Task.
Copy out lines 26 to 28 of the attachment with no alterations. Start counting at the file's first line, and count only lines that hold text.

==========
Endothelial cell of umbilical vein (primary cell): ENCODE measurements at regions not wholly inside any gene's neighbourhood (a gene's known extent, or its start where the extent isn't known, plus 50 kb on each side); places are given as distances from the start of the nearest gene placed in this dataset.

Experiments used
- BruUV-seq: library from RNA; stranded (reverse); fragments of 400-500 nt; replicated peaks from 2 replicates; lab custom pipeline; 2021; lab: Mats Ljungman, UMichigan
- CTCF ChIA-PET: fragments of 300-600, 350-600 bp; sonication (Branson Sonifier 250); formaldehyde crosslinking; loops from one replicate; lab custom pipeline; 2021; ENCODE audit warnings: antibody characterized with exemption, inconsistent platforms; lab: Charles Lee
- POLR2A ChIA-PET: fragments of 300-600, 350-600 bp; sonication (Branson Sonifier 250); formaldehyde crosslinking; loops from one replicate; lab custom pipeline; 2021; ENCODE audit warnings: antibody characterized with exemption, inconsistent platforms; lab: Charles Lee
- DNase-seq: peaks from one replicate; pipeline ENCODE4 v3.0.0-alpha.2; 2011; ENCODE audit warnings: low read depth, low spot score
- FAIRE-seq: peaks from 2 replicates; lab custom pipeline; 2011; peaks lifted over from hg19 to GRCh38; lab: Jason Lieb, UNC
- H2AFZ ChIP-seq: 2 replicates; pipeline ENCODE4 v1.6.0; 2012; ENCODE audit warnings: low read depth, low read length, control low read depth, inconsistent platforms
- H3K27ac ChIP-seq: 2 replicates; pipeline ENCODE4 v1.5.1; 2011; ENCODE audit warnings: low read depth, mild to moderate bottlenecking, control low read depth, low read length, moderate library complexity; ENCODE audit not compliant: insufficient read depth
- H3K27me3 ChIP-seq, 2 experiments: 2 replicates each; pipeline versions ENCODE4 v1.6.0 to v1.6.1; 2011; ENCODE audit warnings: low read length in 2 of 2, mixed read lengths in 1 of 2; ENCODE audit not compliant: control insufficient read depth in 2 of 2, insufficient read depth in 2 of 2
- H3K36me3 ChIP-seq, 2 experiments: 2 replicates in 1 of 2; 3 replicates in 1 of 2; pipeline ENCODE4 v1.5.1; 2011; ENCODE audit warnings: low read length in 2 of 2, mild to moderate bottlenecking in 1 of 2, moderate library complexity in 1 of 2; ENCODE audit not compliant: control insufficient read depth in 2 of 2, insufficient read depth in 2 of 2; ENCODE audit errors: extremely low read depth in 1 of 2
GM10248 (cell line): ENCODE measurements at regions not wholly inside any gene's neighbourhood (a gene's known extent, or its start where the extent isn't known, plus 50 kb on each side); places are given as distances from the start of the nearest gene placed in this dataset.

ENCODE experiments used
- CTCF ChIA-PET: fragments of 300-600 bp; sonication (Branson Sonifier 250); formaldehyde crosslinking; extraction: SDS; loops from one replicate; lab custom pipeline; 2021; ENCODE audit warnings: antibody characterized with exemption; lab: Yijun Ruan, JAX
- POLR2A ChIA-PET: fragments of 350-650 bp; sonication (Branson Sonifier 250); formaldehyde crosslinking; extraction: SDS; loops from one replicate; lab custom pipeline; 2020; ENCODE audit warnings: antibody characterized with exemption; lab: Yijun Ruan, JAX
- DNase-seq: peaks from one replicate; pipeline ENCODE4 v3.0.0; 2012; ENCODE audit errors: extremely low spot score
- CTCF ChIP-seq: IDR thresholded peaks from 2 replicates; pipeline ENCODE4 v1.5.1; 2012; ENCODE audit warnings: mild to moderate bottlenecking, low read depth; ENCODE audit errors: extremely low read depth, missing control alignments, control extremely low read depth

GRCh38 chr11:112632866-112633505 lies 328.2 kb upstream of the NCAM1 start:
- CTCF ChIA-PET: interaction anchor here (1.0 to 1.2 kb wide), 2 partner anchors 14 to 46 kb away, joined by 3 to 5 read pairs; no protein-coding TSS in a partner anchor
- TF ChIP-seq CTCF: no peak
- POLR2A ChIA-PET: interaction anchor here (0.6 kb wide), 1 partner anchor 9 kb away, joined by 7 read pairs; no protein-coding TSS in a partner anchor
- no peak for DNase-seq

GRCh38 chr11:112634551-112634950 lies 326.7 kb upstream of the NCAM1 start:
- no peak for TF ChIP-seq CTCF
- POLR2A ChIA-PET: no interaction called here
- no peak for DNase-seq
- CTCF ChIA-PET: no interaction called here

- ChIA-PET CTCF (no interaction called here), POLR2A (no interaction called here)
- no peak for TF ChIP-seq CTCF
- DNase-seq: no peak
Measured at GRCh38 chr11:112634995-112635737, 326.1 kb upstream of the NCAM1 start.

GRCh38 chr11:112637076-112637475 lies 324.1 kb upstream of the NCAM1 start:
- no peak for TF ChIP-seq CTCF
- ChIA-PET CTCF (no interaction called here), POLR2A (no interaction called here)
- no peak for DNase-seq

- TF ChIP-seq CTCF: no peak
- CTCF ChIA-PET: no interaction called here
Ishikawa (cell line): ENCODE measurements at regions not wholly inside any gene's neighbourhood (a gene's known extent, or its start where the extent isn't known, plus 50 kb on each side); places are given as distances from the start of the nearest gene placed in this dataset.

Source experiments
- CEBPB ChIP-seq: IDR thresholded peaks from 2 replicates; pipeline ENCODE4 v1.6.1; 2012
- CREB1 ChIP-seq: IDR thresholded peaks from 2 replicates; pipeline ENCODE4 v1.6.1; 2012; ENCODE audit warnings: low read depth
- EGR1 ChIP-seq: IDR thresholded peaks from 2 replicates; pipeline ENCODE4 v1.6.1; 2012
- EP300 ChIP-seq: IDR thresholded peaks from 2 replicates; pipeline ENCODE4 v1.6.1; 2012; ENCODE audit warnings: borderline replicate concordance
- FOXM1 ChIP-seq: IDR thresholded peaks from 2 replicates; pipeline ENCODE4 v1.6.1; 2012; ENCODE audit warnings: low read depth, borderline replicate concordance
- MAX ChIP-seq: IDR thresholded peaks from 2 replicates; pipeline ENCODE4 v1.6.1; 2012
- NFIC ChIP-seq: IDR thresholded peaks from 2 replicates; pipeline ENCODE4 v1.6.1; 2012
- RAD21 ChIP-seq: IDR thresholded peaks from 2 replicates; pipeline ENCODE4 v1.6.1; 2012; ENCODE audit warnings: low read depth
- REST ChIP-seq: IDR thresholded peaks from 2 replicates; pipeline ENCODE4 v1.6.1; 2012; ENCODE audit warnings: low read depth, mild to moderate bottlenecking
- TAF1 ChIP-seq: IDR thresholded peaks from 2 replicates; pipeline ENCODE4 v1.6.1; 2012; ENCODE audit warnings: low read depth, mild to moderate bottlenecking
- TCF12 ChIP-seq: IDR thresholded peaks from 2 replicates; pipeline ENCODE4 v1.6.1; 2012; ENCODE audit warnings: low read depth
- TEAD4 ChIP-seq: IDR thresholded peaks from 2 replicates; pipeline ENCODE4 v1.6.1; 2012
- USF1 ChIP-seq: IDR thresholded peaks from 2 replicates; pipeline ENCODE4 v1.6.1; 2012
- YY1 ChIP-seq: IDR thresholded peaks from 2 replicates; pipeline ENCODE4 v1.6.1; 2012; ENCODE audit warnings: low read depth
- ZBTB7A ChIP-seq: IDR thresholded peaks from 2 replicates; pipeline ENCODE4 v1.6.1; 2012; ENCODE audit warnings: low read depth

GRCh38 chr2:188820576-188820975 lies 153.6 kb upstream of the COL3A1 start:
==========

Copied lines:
- no peak for DNase-seq
- CTCF ChIA-PET: no interaction called here

- ChIA-PET CTCF (no interaction called here), POLR2A (no interaction called here)